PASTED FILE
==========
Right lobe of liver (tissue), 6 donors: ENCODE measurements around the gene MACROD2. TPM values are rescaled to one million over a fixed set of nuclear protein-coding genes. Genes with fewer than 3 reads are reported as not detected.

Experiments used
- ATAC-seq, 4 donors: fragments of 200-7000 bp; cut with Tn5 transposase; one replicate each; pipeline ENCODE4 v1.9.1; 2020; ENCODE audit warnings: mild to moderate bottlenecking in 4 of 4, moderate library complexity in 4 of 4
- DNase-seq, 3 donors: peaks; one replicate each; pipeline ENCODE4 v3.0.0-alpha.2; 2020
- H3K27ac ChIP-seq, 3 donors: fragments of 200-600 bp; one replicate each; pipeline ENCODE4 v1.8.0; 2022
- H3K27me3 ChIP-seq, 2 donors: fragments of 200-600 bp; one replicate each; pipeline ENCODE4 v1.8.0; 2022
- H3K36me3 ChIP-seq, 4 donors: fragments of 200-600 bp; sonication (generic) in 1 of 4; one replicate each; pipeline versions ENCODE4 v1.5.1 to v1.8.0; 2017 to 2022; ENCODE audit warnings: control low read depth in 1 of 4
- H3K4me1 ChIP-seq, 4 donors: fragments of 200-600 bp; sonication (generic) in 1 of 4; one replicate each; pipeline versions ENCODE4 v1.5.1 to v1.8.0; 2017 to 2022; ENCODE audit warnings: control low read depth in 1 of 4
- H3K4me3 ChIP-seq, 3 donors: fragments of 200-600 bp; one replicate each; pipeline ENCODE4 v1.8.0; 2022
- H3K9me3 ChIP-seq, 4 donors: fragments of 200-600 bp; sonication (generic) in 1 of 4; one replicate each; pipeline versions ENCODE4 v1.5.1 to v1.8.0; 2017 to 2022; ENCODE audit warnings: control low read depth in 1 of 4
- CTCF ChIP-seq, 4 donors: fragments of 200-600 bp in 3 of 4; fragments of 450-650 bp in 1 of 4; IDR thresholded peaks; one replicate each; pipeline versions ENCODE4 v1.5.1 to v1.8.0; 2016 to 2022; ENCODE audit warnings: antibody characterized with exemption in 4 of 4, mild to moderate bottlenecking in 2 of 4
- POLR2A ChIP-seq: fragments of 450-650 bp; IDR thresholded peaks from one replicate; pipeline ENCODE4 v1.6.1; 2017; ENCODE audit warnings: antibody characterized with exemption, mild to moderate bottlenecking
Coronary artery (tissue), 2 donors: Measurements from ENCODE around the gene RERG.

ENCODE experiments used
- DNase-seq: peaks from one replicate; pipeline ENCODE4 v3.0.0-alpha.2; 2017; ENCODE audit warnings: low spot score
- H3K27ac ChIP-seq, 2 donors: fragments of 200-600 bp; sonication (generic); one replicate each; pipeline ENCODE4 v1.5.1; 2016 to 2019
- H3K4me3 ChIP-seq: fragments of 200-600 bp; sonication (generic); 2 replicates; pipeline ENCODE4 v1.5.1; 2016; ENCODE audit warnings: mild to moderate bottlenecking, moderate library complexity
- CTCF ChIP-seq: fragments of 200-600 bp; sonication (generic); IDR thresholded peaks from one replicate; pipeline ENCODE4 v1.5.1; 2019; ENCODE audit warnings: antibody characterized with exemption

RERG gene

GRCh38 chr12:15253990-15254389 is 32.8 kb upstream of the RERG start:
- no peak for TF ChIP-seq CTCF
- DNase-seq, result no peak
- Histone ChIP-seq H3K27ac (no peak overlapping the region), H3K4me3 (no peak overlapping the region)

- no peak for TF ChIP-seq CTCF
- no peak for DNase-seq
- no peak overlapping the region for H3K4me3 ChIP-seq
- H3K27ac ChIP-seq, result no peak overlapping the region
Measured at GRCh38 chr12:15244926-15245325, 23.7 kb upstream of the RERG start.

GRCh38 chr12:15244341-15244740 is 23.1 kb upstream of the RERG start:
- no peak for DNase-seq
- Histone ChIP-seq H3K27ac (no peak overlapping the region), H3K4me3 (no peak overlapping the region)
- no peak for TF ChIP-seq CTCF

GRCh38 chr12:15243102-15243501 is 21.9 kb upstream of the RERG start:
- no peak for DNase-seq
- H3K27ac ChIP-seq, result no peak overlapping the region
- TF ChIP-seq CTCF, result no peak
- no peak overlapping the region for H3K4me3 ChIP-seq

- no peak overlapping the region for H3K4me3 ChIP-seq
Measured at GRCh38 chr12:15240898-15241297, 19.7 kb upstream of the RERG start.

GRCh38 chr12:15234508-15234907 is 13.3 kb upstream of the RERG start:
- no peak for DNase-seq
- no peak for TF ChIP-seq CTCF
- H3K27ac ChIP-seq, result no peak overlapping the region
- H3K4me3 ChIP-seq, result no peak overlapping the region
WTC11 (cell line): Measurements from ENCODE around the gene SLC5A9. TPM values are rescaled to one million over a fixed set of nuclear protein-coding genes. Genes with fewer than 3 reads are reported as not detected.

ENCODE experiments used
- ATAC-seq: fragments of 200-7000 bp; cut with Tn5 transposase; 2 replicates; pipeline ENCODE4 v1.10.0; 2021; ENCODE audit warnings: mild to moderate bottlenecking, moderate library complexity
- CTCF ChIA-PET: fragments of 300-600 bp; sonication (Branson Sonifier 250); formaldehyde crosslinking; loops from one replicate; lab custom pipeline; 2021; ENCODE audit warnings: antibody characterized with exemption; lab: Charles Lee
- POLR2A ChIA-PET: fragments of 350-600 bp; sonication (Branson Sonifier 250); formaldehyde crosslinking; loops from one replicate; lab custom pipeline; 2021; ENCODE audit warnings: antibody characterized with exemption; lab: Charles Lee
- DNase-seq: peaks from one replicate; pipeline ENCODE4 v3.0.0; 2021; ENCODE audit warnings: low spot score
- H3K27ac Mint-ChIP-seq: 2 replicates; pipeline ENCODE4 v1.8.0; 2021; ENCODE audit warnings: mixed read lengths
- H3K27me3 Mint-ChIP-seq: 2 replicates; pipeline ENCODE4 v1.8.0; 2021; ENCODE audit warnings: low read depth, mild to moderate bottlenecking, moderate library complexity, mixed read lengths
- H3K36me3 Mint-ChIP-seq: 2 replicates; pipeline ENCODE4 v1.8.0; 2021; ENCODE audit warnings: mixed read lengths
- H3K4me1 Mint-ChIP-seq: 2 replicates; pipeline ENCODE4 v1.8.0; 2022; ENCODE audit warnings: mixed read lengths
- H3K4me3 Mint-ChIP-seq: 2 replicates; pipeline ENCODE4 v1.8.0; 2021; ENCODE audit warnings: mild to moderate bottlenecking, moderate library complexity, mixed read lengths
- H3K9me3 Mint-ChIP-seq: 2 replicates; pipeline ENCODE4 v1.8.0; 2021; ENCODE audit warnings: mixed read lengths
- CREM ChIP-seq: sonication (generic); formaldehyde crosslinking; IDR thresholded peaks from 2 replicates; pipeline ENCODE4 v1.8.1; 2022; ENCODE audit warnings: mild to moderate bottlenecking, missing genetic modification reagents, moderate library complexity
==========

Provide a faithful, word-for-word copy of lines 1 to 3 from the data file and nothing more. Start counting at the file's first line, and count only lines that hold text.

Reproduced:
Right lobe of liver (tissue), 6 donors: ENCODE measurements around the gene MACROD2. TPM values are rescaled to one million over a fixed set of nuclear protein-coding genes. Genes with fewer than 3 reads are reported as not detected.

Experiments used
- ATAC-seq, 4 donors: fragments of 200-7000 bp; cut with Tn5 transposase; one replicate each; pipeline ENCODE4 v1.9.1; 2020; ENCODE audit warnings: mild to moderate bottlenecking in 4 of 4, moderate library complexity in 4 of 4